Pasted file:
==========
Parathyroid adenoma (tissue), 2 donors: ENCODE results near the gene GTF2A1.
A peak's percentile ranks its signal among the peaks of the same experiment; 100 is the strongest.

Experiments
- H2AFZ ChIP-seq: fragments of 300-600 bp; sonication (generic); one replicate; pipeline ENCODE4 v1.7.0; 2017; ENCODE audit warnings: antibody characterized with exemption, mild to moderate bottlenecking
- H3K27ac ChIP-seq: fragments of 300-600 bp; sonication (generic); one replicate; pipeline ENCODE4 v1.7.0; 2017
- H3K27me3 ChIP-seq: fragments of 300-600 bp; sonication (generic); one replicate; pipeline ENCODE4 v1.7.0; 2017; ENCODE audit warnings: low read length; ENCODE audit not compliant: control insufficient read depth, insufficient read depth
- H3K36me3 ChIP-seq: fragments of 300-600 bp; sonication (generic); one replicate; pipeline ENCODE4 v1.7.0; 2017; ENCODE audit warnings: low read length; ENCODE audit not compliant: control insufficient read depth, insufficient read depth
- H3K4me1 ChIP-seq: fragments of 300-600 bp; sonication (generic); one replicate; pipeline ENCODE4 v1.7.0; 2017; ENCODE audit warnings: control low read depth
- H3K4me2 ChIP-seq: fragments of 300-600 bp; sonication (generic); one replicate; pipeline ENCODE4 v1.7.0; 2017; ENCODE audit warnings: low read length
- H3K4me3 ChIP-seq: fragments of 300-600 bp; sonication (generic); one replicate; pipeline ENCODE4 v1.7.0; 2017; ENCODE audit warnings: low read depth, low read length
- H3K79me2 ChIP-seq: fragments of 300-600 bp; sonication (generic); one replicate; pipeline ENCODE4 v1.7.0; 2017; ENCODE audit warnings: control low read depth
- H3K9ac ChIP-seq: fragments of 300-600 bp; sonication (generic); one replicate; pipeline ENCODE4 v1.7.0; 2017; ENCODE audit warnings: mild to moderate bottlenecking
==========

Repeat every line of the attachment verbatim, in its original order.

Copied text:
Parathyroid adenoma (tissue), 2 donors: ENCODE results near the gene GTF2A1.
A peak's percentile ranks its signal among the peaks of the same experiment; 100 is the strongest.

Experiments
- H2AFZ ChIP-seq: fragments of 300-600 bp; sonication (generic); one replicate; pipeline ENCODE4 v1.7.0; 2017; ENCODE audit warnings: antibody characterized with exemption, mild to moderate bottlenecking
- H3K27ac ChIP-seq: fragments of 300-600 bp; sonication (generic); one replicate; pipeline ENCODE4 v1.7.0; 2017
- H3K27me3 ChIP-seq: fragments of 300-600 bp; sonication (generic); one replicate; pipeline ENCODE4 v1.7.0; 2017; ENCODE audit warnings: low read length; ENCODE audit not compliant: control insufficient read depth, insufficient read depth
- H3K36me3 ChIP-seq: fragments of 300-600 bp; sonication (generic); one replicate; pipeline ENCODE4 v1.7.0; 2017; ENCODE audit warnings: low read length; ENCODE audit not compliant: control insufficient read depth, insufficient read depth
- H3K4me1 ChIP-seq: fragments of 300-600 bp; sonication (generic); one replicate; pipeline ENCODE4 v1.7.0; 2017; ENCODE audit warnings: control low read depth
- H3K4me2 ChIP-seq: fragments of 300-600 bp; sonication (generic); one replicate; pipeline ENCODE4 v1.7.0; 2017; ENCODE audit warnings: low read length
- H3K4me3 ChIP-seq: fragments of 300-600 bp; sonication (generic); one replicate; pipeline ENCODE4 v1.7.0; 2017; ENCODE audit warnings: low read depth, low read length
- H3K79me2 ChIP-seq: fragments of 300-600 bp; sonication (generic); one replicate; pipeline ENCODE4 v1.7.0; 2017; ENCODE audit warnings: control low read depth
- H3K9ac ChIP-seq: fragments of 300-600 bp; sonication (generic); one replicate; pipeline ENCODE4 v1.7.0; 2017; ENCODE audit warnings: mild to moderate bottlenecking